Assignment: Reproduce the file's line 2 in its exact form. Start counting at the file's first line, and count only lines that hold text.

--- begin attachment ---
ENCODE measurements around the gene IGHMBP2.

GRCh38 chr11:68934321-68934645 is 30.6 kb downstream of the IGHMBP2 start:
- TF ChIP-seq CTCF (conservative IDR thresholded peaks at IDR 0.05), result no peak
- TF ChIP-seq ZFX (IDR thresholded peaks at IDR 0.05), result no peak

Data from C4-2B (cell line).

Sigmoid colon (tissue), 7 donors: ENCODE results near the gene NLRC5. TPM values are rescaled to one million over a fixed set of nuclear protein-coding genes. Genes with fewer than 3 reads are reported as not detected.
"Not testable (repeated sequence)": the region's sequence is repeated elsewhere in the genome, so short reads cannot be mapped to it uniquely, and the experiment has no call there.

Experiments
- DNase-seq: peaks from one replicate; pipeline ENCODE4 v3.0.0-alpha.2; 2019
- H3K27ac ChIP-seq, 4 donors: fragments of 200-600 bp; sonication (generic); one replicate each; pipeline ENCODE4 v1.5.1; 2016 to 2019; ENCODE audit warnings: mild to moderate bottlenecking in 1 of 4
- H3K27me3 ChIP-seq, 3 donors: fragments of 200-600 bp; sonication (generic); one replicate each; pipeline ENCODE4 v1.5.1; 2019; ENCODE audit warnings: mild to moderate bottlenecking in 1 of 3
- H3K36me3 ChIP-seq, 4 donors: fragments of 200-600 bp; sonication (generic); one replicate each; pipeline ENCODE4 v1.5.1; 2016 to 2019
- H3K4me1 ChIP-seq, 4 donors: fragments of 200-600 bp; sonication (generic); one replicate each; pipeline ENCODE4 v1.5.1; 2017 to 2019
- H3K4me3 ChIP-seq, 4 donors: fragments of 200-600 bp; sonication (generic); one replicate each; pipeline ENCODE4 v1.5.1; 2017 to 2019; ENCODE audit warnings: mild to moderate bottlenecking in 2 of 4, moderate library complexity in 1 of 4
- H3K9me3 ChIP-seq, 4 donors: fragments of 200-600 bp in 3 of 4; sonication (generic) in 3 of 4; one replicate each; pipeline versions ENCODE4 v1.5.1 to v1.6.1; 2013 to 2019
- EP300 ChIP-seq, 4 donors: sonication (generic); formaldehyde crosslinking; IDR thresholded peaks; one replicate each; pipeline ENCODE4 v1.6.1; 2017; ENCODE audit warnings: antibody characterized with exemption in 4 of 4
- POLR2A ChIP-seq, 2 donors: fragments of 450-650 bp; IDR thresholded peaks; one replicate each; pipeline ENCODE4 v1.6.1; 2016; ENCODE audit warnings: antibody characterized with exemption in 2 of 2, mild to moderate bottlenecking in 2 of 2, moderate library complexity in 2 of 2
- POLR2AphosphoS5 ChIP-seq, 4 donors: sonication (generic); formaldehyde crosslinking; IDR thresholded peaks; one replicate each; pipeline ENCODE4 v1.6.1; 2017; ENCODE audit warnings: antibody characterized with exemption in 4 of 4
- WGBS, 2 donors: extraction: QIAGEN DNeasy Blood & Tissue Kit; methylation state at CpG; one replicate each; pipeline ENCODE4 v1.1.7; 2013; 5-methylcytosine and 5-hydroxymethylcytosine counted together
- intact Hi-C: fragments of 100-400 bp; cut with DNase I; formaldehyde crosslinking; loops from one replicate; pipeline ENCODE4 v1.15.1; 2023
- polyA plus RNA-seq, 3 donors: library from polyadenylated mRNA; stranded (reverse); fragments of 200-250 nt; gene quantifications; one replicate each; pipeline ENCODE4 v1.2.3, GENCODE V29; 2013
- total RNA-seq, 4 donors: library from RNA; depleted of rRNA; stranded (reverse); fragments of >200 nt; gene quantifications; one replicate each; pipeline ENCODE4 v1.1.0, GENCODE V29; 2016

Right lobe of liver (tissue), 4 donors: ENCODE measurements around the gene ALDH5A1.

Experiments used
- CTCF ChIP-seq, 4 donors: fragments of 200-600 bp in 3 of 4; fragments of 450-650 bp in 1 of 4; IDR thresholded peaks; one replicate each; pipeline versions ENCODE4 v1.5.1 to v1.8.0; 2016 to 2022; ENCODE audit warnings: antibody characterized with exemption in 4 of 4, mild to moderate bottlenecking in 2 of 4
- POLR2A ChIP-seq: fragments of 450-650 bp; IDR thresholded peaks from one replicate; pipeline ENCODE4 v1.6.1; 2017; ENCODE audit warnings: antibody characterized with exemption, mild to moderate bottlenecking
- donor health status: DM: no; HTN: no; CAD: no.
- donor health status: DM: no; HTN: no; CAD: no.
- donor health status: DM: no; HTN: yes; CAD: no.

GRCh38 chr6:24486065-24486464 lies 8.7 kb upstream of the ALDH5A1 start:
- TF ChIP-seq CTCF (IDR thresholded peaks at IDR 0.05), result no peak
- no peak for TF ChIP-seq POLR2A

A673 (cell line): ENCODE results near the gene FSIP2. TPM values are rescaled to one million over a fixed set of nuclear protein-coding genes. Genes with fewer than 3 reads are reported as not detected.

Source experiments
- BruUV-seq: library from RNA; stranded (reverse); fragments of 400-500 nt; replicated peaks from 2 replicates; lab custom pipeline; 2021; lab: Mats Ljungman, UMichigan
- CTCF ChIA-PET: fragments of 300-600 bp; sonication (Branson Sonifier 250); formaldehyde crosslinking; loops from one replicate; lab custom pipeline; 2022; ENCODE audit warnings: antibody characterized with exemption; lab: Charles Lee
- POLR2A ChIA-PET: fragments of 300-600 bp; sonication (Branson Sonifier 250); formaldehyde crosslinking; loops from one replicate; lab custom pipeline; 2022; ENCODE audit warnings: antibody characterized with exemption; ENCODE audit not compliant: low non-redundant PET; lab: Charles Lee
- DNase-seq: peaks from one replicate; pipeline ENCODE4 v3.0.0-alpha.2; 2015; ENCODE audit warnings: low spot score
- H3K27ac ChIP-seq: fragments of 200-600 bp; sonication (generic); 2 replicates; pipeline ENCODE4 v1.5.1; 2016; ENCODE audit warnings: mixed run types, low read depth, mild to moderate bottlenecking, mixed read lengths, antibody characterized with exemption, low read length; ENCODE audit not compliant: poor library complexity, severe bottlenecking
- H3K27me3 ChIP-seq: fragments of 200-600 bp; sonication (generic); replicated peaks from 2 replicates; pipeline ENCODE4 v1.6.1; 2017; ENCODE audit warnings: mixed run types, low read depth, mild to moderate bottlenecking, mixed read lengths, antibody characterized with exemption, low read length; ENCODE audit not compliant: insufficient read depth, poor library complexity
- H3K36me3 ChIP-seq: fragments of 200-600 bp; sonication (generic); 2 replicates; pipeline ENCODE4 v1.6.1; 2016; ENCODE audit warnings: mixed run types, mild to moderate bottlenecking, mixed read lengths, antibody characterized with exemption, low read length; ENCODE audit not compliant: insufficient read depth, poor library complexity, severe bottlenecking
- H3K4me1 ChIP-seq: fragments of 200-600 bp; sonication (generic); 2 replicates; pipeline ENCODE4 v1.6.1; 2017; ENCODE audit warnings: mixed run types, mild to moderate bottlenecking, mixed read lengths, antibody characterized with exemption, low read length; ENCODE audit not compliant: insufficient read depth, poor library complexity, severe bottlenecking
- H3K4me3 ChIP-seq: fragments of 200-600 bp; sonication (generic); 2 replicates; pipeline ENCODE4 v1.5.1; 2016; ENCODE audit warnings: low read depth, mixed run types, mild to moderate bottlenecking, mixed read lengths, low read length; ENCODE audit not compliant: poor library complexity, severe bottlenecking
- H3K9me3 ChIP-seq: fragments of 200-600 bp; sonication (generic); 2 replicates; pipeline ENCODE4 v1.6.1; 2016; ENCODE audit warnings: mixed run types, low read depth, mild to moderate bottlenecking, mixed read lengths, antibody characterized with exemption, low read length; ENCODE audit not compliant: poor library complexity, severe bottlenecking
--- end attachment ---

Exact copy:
GRCh38 chr11:68934321-68934645 is 30.6 kb downstream of the IGHMBP2 start: